The Scottish Universities Physics Alliance and the Royal Royal Society of Edinburgh (Cormack Bequest) will hold a one-day Scottish astronomy meeting, SCAM2012, on Tuesday 13th November 2012 at the Royal Society of Edinburgh. More information is available here.
The programme is particularly relevant to research students and staff working in Scottish universities and gives the opportunity for them to meet, discuss research and hear about new developments in the field. Coffee and lunch are included.
There is no registration fee for this meeting, but if you plan on attending please complete the online registration form. There is the opportunity to present your work at a general interest level in a 20 minute talk, or, for more focussed research, through an extensive poster session which will be judged in a competition.
Workshop on High Energy Flare Physics, 25-26 June 2012
On June 5th and 6th 2012 the world will witness a very special astronomical event: a Transit of Venus across the disk of the Sun. Such transits are extremely rare: only six have been observed throughout recorded history and the next transit will not occur until 2117.
To mark the transit we are hosting a celebration at Glasgow University that will link up with transit observers around the world and (hopefully) culminate with observing the transit here in Glasgow early on June 6th. Also in recognition of the huge historical significance of this event and to mark the launch of Glasgow Science Festival 2012, you are warmly invited to join us for an all-night celebration of the Transit in Glasgow.
Prize International Internship: “Computer Vision for Space Applications”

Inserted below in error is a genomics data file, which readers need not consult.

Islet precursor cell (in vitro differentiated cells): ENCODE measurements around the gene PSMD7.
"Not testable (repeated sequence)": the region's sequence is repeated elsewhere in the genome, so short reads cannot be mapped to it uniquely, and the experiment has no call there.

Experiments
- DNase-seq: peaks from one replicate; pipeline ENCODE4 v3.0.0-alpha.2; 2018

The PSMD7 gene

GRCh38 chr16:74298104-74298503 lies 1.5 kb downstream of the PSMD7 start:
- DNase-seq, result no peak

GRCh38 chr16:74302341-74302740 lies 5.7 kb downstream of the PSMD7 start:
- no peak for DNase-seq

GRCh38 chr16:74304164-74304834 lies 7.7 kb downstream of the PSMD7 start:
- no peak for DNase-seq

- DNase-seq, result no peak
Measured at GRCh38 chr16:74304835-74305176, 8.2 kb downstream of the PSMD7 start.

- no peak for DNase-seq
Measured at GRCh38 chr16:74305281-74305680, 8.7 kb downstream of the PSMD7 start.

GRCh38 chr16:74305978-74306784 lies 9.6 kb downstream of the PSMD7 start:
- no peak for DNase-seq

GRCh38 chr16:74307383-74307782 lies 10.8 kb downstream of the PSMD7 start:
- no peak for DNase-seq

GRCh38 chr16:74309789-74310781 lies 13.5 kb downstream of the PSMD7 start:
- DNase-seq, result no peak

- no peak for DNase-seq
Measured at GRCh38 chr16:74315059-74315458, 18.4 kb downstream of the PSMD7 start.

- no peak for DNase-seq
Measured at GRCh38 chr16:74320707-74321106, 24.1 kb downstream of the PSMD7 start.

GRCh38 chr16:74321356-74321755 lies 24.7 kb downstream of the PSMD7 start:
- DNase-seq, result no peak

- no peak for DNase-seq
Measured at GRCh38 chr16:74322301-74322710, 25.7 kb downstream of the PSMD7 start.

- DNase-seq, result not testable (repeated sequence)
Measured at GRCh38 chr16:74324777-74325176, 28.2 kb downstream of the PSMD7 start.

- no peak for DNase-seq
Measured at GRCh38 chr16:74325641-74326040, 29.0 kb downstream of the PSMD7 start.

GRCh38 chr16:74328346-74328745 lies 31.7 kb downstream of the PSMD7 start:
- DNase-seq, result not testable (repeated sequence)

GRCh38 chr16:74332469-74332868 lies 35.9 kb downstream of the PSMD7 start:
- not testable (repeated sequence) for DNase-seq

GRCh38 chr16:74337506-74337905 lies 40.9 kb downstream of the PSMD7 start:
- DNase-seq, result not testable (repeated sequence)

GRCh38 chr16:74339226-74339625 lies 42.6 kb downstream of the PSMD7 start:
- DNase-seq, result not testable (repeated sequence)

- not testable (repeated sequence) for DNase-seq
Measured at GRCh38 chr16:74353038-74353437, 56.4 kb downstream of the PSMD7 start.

An exciting opportunity for an outstanding intern to work on a project entitled “Computer Vision for Space Applications” has arisen in the College of Science and Engineering at the University of Glasgow.
Images in science carry a lot of information. As image resolution increases, extracting information in a timely manner and providing it to end-users is more and more challenging. It requires analysing and interpreting automatically a large amount of data from different instruments, as well as rapid and robust image processing algorithms such as feature extraction, image mosaic and time series analysis.
Depending on the preferences of the successful candidate, the intern will focus on one or more of the following areas:
− Feature extraction: the intern will develop computer vision tools to automatically extract and classify features of interest from satellite images.
− Time-tracking: the intern will implement time-tracking algorithms to perform crucial time series analyses to reveal trends and processes from the data.
− Benchmarking: the intern will design test cases allowing reliable comparisons between different algorithms developed by the project leaders to assess and enhance their performance and robustness.
The project will last for ten weeks with a start date preferably between 15th and 30th June 2012. IDL programming skill is highly desirable. To apply, please email the following documents to both Dr Labrosse and Dr Li: (1) a one-page CV including academic grades, (2) a brief statement of why you are interested in this project and how you fit the proposed projects, and (3) one letter of reference. Deadline is 31 May 2012.
ALMA/CASA workshop with solar emphasis will be held at Glasgow University on Monday, May 14. The agenda and timetable can be found at the UK ALMA homepage http://www.alma.ac.uk/events/glasgow-workshop (courtesy of George Bendo). Organiser and further info email Eduard Kontar.
Happy 10th Birthday RHESSI
NASA’s Reuven Ramaty High Energy Solar Spectroscopic Imager (RHESSI) was launched 10 years ago on 5 Feb 2002. Its unprecedented view of the high energy X-ray and γ-ray emission from solar flares has provided many insights into these explosive phenomena. The Glasgow A&A group are heavily involved with analysing and interpreting the data from RHESSI, with these results recently reviewed by group members in the RHESSI monograph.
Astronomy Summer Research Projects
Astronomy and Astrophysics Group offers a number of undergraduate Summer Vacation Research Projects in the field of Astronomy. Second, third, and forth year students are invited to contact the potential supervisor and discuss the project.
PhD Studentships from SUPA – deadline extended to February 10, 2012